Humbled by Humus – Misadventures in Composting

It is difficult to imagine what an adventure in composting would look like, but when it comes to misadventures in composting, I speak from copious experience. On farms and fields, I have appreciated the windrows of good compost steaming in the cool mornings like well-worked horses. I have admired the fistfuls of rich, dark humus tumbling from the compost bins on Saturday morning garden TV shows. I have envied the tidy, gleaming countertop compost containers in my garden supply catalogs, but my own composting efforts are my secret shame.

Our bin for kitchen scraps is kept out of sight under the sink, its outside streaked in brown runnels, and its inside lined in creeping mats of mold with a fetid puddle at the bottom. I know balance is critical to good composting; brown, dry, carbon-rich ingredients must predominate the wet, green nitrogen-rich scraps 2-to-1. For a little while, I kept torn up newspaper under the sink ready to toss in with the food waste in just the right ratio. But while I do the gardening, my husband does the cooking, and my 7-year-old takes the scraps out to the pile, so I abdicated responsibility for the compost bin under the sink.

The pile itself is still my job. Over the years I have tried many iterations of the compost heap: a pit in the ground, a wire-sided pen, a big green plastic barrel that rotated on a metal spit. Our current pile is behind the shed, next to strata of brown Christmas trees and a moldering canoe. Beside these, a wicker chair left out to weather has finally, this spring, staggered onto its knees. Thorn bushes are always encroaching, and there are piles of rebar and plastic conduit and rusted metal. It’s the backstage, the untidy prop room of the garden.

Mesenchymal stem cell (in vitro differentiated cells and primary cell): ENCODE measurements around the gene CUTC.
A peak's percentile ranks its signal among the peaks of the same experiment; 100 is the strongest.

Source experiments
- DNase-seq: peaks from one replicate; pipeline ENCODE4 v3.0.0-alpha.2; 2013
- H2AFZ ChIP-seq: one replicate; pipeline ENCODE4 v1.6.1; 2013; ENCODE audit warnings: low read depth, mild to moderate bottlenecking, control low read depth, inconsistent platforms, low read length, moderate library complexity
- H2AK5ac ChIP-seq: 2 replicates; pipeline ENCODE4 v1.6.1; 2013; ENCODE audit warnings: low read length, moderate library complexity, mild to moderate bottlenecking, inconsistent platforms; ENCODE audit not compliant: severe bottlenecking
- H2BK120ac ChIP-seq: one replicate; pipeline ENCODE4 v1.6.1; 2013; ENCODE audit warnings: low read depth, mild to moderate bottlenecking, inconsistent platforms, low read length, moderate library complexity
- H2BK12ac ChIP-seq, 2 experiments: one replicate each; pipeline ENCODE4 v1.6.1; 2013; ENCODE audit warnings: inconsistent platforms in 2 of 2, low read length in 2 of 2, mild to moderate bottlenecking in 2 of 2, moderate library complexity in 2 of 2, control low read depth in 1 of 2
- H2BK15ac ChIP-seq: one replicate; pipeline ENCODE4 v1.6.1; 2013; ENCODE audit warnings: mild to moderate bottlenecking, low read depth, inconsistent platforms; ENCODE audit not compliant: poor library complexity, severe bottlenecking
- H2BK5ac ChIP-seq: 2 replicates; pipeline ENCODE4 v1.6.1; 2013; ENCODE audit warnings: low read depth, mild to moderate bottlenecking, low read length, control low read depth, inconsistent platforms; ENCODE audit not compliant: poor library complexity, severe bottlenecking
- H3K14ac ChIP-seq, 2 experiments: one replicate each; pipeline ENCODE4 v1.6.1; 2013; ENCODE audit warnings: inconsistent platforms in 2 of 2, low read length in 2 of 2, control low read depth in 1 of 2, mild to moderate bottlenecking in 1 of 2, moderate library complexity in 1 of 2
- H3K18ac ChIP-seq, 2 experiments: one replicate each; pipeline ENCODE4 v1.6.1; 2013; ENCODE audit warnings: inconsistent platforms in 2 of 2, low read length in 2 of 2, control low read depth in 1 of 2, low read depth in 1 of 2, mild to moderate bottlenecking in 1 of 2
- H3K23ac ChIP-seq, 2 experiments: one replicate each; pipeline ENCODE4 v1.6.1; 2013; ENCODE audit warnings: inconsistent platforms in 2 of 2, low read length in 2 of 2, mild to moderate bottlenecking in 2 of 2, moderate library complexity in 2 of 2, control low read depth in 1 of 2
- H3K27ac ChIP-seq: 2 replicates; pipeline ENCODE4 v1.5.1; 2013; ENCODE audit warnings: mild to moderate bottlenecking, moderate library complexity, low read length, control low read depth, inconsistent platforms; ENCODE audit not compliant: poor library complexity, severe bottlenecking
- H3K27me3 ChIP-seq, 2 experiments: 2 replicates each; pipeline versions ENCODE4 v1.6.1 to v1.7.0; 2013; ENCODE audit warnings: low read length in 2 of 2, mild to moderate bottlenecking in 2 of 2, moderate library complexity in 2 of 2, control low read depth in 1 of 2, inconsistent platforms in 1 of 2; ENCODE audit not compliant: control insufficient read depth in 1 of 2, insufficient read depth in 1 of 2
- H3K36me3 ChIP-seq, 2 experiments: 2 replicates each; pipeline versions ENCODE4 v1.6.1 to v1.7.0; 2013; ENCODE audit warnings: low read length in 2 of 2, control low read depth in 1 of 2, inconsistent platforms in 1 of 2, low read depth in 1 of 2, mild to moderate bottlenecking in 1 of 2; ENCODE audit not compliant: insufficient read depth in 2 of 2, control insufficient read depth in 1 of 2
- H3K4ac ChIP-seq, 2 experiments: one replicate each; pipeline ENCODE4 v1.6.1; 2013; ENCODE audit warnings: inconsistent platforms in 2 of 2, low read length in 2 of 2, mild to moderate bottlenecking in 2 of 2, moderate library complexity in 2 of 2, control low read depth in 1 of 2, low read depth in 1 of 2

© coulanges – Fotolia

The compost bin itself is wood-framed with wire walls on three sides so air can get into the pile so, ostensibly, it won’t ferment. But the open front means creatures can also get in. We have raccoons and skunks, and squirrels, and rats. This morning, when I walked back there, I found vegetable matter strewn all over as on most mornings. Streamers of zucchini skin fluttered in the breeze; a rubbery carrot was half pulled into a small burrow under a pallet; a massive woody turnip had rolled under the canoe. A cardboard container that once held strawberries was hanging from a corner of the bin like a lampshade askew. This setup is not ideal, drawing all these animals to a small open landfill in my yard, though the woods create their own balance; one day I watched a fisher standing in the trees just past the pile raise its grizzled head and stare back at me. No doubt he feasts upon those who feast at our pile.

The progress of our compost is slow. Without the right carbon-nitrogen balance, and because I neglect the pile and fail to turn it often enough, the material ferments and doesn’t heat up enough to kill any weed seeds in the mix. Using my finished compost means submitting to dandelions, and curly dock, and volunteer tomato plants wherever I spread it. Still, I get an inordinate satisfaction from this wheelbarrow and a half of fertilizer I make per year, and from the waste kept out of the trash. But above any other reward, the greatest gift the compost pile gives is the humbling that comes from knowing I routinely fail in even this most basic of aims: to just let vegetables rot right.


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